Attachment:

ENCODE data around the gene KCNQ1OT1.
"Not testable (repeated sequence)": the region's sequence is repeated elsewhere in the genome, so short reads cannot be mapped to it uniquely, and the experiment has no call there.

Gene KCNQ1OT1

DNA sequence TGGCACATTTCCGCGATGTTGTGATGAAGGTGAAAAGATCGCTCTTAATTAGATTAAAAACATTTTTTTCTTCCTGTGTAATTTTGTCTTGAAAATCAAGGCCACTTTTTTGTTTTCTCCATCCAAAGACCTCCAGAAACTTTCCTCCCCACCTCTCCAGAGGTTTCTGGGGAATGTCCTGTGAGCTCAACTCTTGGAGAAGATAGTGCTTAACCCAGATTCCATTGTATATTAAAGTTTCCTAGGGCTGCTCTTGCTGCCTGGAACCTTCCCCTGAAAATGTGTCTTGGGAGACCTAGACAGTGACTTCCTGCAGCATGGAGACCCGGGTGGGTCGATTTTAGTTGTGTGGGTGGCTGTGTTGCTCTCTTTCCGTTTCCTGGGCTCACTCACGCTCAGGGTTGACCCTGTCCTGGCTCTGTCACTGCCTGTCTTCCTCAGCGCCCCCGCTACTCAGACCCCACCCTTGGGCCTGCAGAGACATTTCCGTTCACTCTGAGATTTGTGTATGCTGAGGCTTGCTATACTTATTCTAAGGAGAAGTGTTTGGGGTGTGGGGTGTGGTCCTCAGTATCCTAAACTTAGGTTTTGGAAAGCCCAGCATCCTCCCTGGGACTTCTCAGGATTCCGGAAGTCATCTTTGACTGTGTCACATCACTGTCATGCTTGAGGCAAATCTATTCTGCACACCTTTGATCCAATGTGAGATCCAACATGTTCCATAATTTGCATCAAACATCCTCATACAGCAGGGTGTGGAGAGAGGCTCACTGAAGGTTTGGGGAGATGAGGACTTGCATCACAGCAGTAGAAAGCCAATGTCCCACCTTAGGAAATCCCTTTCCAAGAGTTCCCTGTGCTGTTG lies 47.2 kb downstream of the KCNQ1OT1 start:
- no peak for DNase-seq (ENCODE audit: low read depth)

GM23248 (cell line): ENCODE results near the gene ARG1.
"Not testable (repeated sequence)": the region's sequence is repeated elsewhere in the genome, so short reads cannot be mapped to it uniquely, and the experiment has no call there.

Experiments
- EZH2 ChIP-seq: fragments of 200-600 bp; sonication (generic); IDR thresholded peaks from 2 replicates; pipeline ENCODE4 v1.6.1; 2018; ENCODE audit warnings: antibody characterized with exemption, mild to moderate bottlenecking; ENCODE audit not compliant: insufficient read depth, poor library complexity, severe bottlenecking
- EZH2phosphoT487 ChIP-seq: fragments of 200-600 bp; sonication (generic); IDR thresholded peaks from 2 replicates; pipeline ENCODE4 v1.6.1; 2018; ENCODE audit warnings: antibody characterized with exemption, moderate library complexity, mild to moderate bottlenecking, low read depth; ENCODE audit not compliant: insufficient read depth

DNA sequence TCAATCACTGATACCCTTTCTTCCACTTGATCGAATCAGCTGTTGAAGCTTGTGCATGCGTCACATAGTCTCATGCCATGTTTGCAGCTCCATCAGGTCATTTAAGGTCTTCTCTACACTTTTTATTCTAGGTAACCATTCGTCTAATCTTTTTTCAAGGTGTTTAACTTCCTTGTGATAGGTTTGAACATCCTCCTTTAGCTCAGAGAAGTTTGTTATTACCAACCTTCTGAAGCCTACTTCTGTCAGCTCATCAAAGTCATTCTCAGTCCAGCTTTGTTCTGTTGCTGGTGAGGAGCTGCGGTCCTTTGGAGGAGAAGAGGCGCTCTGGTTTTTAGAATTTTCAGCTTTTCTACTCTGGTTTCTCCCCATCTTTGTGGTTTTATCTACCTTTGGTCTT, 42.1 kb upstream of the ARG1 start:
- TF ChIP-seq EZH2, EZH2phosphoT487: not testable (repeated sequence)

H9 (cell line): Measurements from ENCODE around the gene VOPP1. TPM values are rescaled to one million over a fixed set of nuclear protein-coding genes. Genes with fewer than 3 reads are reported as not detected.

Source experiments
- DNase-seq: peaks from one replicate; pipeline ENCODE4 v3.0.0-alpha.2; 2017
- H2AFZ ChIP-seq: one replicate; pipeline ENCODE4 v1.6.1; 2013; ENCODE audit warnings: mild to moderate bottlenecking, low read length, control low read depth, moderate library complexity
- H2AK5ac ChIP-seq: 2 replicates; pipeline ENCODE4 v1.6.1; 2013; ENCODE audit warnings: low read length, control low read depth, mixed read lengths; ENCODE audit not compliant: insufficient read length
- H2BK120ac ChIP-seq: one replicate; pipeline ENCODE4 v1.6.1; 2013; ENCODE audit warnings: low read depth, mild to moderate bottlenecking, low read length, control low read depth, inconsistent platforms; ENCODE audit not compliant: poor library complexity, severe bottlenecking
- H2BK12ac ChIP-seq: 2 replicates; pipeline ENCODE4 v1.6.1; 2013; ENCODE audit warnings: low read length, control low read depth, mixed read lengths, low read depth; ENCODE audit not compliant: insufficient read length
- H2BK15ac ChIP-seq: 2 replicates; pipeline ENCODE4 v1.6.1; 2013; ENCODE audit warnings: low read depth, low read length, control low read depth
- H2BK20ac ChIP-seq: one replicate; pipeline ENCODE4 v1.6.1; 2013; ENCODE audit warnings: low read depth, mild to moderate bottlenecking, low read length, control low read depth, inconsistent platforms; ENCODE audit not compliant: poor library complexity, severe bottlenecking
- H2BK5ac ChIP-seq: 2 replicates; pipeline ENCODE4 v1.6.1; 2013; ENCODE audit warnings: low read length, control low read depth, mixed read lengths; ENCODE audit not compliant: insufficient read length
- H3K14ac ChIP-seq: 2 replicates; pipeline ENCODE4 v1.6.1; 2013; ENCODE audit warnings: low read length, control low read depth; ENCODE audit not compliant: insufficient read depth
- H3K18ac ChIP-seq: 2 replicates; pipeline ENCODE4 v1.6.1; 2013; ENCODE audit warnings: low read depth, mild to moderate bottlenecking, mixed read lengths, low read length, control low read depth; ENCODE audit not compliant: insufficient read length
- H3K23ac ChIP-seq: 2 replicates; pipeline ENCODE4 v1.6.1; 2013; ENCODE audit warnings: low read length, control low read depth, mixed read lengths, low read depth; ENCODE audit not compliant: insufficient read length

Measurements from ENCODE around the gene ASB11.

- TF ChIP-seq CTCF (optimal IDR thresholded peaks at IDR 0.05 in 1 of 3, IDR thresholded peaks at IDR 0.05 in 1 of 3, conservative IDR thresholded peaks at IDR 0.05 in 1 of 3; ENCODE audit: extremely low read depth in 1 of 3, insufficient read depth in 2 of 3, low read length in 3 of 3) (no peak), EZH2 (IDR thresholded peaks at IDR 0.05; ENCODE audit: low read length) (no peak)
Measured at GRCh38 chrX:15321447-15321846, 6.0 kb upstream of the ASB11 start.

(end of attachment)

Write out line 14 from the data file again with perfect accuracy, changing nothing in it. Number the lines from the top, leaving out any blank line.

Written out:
Source experiments